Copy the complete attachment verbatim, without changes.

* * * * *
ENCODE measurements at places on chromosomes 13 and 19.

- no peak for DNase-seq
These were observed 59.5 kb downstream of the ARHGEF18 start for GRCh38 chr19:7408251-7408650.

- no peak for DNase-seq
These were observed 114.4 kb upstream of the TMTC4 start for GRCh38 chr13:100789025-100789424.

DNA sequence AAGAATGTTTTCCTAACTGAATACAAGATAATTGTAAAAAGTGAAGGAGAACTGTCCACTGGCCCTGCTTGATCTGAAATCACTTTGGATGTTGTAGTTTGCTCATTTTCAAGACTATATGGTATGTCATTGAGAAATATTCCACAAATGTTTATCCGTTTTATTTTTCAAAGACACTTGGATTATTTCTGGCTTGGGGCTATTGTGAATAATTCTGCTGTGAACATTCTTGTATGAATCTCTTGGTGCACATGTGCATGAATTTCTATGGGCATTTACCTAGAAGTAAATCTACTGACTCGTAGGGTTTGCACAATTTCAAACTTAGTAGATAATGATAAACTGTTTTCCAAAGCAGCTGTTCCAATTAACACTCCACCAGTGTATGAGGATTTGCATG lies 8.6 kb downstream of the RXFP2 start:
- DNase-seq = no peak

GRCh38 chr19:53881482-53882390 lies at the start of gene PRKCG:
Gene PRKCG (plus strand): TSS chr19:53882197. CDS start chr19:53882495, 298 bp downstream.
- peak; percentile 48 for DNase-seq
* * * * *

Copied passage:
ENCODE measurements at places on chromosomes 13 and 19.

- no peak for DNase-seq
These were observed 59.5 kb downstream of the ARHGEF18 start for GRCh38 chr19:7408251-7408650.

- no peak for DNase-seq
These were observed 114.4 kb upstream of the TMTC4 start for GRCh38 chr13:100789025-100789424.

DNA sequence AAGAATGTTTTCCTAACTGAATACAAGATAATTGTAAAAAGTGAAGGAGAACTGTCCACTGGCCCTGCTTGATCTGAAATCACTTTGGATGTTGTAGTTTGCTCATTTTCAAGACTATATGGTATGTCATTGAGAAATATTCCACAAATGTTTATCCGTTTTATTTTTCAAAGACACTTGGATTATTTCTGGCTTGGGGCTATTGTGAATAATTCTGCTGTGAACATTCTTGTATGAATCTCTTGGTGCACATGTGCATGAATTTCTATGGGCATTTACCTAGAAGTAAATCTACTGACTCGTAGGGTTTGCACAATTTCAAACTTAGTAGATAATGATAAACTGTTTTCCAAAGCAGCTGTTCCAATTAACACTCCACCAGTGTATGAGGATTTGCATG lies 8.6 kb downstream of the RXFP2 start:
- DNase-seq = no peak

GRCh38 chr19:53881482-53882390 lies at the start of gene PRKCG:
Gene PRKCG (plus strand): TSS chr19:53882197. CDS start chr19:53882495, 298 bp downstream.
- peak; percentile 48 for DNase-seq